18. 18. 17 Capstone Project – IS 6596 punctuation; handle uninteresting words such as and, but, and or; and how to break apart sentences into individual words. Figure 14 Description of length of the Ham messages Figure15 Description of length of the Spam messages Our first order of business was to standardize the messages to use only lowercase characters. To this end, we used tolower() function that returns a lowercase version of text strings. Continuing with our cleanup process, we also eliminated any punctuation from the text messages. Our next task was to remove filler words such as to, and, but, and or from our SMS messages. These terms are known as stop words and are typically removed prior to text mining. This is due to the fact that although they appear very frequently, they do not provide much useful information for machine learning. Another common standardization for text data involves reducing words to their root form in a process called stemming. The stemming process takes words like learned, learning, and learns, and strips the suffix to transform them into the base form, learn. These are left with the blank spaces that previously separated the now-missing pieces. The final step in our text cleanup process was to remove additional whitespace. A word cloud is a way to visually depict the frequency at which words appear in text data. The cloud is composed of words scattered somewhat randomly around the figure. The resulting word clouds are shown in the following diagram:
  19. 19. 18 Capstone Project – IS 6596 Figure 16 Spam Word cloud Figure 17 Ham Word cloud Now that the data are processed to our liking, the final step is to split the messages into individual components through a process called vectorization. We took the corpus and created a data structure in which rows indicate documents (SMS messages) and columns indicate terms (words). The final step in the data preparation process was to transform the sparse matrix into a data structure that can be used to train a Naive Bayes classifier. The sparse matrix included over 6,500 features; this is a feature for every word that appears in at least one SMS message. It's unlikely that these are useful for classification. To reduce the number of features, we eliminated any word that appear in less than five SMS messages, or in less than about 0.1 percent of the records in the training data. Figure 18 Vectorization To evaluate the SMS classifier, we need to test its predictions on unseen messages in the test data. The process of evaluating machine learning algorithms is very similar to the process of evaluating students. Since algorithms have varying strengths and weaknesses, tests should distinguish among the learners. Figure 19 Classification report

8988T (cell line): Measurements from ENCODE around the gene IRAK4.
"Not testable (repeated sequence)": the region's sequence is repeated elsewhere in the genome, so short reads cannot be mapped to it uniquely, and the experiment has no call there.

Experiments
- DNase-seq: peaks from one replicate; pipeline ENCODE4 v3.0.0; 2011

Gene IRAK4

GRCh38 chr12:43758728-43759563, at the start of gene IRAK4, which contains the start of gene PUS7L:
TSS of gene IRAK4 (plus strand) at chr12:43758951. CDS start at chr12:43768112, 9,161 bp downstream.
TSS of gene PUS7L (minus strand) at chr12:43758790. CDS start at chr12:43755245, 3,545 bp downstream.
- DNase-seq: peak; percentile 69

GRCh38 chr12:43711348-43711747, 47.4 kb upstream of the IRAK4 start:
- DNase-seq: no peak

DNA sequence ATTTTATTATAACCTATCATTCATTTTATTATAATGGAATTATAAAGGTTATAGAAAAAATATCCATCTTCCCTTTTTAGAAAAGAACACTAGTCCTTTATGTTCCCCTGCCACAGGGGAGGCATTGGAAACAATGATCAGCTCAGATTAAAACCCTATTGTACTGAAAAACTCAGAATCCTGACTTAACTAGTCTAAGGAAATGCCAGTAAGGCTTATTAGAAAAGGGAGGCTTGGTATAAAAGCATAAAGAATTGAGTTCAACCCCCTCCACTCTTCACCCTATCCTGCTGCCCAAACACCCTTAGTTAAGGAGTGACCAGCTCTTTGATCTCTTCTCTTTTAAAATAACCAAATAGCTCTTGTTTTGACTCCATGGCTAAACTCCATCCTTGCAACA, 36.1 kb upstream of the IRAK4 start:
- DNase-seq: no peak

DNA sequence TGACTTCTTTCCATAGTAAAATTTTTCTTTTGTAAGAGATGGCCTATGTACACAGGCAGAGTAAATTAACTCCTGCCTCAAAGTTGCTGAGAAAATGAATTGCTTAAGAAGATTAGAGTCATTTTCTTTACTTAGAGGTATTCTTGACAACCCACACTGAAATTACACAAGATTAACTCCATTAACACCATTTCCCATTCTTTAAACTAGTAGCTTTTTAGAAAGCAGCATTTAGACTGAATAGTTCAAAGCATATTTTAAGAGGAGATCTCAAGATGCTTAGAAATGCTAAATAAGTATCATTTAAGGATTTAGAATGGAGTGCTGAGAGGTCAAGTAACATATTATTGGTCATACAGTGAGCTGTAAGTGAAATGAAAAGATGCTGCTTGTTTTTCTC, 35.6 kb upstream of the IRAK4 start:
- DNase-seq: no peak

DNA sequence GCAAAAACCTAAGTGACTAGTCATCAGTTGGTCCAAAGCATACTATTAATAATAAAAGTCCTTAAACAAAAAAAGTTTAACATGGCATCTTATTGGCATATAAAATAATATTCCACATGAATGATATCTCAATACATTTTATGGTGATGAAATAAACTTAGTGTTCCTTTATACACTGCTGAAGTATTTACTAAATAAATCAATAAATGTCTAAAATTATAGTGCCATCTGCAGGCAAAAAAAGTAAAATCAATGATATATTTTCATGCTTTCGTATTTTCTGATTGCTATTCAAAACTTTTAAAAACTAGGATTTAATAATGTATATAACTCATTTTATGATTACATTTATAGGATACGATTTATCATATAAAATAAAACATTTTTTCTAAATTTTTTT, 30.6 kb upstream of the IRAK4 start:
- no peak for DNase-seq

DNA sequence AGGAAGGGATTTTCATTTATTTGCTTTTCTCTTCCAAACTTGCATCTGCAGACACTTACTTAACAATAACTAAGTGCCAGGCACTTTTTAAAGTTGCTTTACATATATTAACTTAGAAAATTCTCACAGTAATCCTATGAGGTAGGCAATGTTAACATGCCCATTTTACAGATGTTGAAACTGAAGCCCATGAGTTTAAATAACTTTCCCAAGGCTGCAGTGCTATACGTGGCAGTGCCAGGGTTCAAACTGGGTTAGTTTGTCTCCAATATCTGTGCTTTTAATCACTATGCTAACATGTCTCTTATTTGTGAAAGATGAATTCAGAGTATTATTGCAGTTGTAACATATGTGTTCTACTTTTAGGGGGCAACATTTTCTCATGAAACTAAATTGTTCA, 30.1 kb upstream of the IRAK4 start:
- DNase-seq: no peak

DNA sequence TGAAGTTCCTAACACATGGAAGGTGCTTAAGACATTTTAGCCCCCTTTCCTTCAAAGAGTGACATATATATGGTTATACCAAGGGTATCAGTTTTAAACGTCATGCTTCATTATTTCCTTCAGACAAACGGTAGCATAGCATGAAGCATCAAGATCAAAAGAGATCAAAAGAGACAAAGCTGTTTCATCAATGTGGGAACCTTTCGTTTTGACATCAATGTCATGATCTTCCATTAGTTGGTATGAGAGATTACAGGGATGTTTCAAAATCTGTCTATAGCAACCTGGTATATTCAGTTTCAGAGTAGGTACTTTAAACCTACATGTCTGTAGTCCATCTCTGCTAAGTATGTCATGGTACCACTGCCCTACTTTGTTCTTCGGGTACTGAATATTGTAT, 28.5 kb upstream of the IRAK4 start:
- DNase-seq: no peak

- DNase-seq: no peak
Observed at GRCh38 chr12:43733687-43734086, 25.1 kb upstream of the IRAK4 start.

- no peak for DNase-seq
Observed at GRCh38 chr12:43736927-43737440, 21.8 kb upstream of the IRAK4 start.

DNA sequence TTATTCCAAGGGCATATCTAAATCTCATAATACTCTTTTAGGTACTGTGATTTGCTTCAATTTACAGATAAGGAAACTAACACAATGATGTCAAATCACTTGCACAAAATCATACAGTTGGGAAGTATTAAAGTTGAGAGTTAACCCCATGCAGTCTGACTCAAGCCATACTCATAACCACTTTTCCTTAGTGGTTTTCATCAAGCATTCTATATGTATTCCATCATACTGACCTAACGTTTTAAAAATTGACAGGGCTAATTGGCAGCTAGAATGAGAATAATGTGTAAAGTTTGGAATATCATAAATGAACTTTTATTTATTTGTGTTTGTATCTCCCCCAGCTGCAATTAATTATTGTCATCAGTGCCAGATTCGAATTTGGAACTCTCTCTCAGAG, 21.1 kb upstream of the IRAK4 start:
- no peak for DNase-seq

20. 20. 19 Capstone Project – IS 6596 A confusion matrix is a table that categorizes predictions according to whether they match the actual value. One of the table's dimensions indicates the possible categories of predicted values, while the other dimension indicates the same for actual values. Although we have only seen 2 x 2 confusion matrices so far, a matrix can be created for models that predict any number of class value. Lessons Learned Lesson 1: Marketing research is fun- We get to work with a wide variety of datasets, dive in and learn all about the market their operating in and relay valuable insights back to stakeholders. We dig up everything from why consumers make certain purchase decisions to what they’re passionate about and what makes them tick. Lesson 2: Collaboration is key- While doing this project we found out that while they might be tremendous innovators, but collaboration is very important. Lesson 3: Check, re-check and then check again Projects move quickly which means we don’t have time to go back and re-collect data or make corrections to a report. Questionnaires, surveys, and reports must be checked, checked by our coworker and checked again. Next Steps The next step would be to discover the other facets of Marketing Analysis like “Upsell and Cross Sell”, “Recommendation System” etc. We can use algorithms like Principal Component Analysis(PCA), QDA, LDA to reduce the number of features. Also, we can make analysis on the time series data using ARIMA algorithm.